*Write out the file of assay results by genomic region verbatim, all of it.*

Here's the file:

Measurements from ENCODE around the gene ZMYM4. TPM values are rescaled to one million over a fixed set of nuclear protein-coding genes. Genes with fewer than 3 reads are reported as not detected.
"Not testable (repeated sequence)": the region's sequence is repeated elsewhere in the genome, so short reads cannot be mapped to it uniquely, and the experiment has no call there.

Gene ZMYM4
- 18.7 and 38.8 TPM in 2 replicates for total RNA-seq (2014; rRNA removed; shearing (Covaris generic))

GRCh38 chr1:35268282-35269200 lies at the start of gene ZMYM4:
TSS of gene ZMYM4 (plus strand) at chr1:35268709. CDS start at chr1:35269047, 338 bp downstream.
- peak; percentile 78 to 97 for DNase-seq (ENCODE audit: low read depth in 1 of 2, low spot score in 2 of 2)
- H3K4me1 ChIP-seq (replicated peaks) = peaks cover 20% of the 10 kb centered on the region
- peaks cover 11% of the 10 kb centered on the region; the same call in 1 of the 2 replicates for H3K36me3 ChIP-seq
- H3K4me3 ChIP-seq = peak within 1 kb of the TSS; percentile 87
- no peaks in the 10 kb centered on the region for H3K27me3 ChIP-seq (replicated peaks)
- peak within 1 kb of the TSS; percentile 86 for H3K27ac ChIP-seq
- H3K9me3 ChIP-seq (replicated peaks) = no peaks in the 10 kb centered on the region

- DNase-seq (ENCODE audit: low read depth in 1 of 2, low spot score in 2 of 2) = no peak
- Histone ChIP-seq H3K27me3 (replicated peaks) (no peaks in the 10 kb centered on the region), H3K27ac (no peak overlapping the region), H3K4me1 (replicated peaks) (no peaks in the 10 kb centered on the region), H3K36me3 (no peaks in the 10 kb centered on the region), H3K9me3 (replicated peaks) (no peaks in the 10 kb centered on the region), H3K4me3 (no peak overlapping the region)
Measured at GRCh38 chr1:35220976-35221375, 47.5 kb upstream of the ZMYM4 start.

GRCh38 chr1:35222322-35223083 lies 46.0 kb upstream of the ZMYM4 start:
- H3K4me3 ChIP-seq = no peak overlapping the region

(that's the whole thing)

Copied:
Measurements from ENCODE around the gene ZMYM4. TPM values are rescaled to one million over a fixed set of nuclear protein-coding genes. Genes with fewer than 3 reads are reported as not detected.
"Not testable (repeated sequence)": the region's sequence is repeated elsewhere in the genome, so short reads cannot be mapped to it uniquely, and the experiment has no call there.

Gene ZMYM4
- 18.7 and 38.8 TPM in 2 replicates for total RNA-seq (2014; rRNA removed; shearing (Covaris generic))

GRCh38 chr1:35268282-35269200 lies at the start of gene ZMYM4:
TSS of gene ZMYM4 (plus strand) at chr1:35268709. CDS start at chr1:35269047, 338 bp downstream.
- peak; percentile 78 to 97 for DNase-seq (ENCODE audit: low read depth in 1 of 2, low spot score in 2 of 2)
- H3K4me1 ChIP-seq (replicated peaks) = peaks cover 20% of the 10 kb centered on the region
- peaks cover 11% of the 10 kb centered on the region; the same call in 1 of the 2 replicates for H3K36me3 ChIP-seq
- H3K4me3 ChIP-seq = peak within 1 kb of the TSS; percentile 87
- no peaks in the 10 kb centered on the region for H3K27me3 ChIP-seq (replicated peaks)
- peak within 1 kb of the TSS; percentile 86 for H3K27ac ChIP-seq
- H3K9me3 ChIP-seq (replicated peaks) = no peaks in the 10 kb centered on the region

- DNase-seq (ENCODE audit: low read depth in 1 of 2, low spot score in 2 of 2) = no peak
- Histone ChIP-seq H3K27me3 (replicated peaks) (no peaks in the 10 kb centered on the region), H3K27ac (no peak overlapping the region), H3K4me1 (replicated peaks) (no peaks in the 10 kb centered on the region), H3K36me3 (no peaks in the 10 kb centered on the region), H3K9me3 (replicated peaks) (no peaks in the 10 kb centered on the region), H3K4me3 (no peak overlapping the region)
Measured at GRCh38 chr1:35220976-35221375, 47.5 kb upstream of the ZMYM4 start.

GRCh38 chr1:35222322-35223083 lies 46.0 kb upstream of the ZMYM4 start:
- H3K4me3 ChIP-seq = no peak overlapping the region